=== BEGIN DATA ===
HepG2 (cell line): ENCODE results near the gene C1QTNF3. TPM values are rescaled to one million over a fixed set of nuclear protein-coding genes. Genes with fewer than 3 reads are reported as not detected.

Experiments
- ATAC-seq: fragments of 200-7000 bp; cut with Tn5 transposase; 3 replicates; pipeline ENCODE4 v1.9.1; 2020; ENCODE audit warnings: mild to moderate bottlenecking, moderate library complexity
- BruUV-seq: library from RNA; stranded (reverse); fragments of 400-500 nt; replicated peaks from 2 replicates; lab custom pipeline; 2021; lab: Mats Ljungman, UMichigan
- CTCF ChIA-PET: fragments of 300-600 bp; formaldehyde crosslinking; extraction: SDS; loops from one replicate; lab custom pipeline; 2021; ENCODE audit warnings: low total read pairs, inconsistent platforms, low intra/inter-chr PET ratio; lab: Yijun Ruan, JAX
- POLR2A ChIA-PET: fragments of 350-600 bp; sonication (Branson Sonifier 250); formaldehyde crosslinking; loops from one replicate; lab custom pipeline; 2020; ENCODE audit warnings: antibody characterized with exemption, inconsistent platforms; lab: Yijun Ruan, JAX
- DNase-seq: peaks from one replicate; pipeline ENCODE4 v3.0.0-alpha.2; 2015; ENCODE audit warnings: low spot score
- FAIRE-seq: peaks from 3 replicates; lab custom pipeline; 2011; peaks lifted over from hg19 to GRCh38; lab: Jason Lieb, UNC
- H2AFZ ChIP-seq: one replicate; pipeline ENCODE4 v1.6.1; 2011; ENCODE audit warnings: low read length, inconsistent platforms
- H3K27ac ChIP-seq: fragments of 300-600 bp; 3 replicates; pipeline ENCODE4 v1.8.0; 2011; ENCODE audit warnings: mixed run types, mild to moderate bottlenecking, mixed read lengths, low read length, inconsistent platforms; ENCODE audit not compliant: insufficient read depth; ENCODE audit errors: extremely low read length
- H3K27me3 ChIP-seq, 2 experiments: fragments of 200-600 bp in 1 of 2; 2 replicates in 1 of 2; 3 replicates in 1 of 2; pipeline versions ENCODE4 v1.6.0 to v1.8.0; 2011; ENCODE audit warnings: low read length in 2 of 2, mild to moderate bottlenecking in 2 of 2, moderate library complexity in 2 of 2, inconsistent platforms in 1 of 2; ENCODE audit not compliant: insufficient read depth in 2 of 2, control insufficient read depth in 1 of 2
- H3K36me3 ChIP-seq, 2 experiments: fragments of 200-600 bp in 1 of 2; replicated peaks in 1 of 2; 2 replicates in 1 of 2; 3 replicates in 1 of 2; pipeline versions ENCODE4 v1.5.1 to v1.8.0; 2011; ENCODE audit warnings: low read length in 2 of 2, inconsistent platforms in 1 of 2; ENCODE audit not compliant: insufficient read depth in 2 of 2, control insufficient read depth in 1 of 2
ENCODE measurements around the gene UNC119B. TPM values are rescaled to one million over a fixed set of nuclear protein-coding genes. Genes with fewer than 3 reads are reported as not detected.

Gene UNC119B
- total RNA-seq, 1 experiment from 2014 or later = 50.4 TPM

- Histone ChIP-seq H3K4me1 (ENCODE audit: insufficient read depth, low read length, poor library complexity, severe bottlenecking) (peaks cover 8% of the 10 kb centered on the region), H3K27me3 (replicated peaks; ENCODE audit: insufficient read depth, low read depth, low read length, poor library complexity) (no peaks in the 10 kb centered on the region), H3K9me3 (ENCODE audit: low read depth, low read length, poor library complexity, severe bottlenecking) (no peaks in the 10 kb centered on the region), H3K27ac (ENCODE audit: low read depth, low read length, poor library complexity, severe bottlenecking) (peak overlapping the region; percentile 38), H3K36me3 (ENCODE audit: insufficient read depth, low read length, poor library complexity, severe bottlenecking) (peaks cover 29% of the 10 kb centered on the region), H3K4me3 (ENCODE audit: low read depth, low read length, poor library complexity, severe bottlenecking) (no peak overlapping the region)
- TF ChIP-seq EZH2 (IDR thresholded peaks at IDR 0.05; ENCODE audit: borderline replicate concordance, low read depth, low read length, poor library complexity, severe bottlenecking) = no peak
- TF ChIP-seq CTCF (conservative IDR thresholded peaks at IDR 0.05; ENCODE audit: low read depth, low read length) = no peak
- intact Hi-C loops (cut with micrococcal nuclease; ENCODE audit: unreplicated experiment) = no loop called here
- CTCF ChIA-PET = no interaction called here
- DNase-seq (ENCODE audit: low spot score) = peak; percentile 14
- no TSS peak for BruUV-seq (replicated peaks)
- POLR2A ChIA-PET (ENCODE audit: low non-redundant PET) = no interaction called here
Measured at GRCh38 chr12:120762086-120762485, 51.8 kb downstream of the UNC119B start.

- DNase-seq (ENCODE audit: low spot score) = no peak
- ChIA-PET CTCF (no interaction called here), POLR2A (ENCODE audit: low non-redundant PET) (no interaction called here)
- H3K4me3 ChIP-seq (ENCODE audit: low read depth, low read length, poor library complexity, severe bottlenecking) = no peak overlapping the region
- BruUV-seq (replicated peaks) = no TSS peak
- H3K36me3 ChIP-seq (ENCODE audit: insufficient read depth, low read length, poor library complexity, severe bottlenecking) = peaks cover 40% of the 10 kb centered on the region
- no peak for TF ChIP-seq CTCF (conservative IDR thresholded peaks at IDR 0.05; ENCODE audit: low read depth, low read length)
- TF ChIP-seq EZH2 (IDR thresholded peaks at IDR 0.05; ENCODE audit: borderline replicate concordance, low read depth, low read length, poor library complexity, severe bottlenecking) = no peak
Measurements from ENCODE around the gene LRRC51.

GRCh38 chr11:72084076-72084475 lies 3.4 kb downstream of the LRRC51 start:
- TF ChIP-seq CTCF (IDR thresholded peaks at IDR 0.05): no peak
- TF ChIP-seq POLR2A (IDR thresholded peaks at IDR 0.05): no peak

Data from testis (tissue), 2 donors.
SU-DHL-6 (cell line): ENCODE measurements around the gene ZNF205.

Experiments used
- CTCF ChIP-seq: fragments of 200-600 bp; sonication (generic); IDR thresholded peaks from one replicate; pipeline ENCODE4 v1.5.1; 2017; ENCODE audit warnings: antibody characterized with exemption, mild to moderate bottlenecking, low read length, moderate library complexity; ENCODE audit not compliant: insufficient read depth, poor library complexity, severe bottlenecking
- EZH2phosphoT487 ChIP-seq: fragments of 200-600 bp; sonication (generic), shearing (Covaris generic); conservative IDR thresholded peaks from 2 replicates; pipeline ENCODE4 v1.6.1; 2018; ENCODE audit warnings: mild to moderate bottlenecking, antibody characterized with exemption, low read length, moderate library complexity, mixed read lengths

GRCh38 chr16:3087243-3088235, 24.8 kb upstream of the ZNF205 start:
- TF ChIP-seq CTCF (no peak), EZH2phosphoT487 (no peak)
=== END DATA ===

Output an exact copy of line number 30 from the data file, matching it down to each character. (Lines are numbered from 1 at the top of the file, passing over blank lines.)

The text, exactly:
- no peak for TF ChIP-seq CTCF (conservative IDR thresholded peaks at IDR 0.05; ENCODE audit: low read depth, low read length)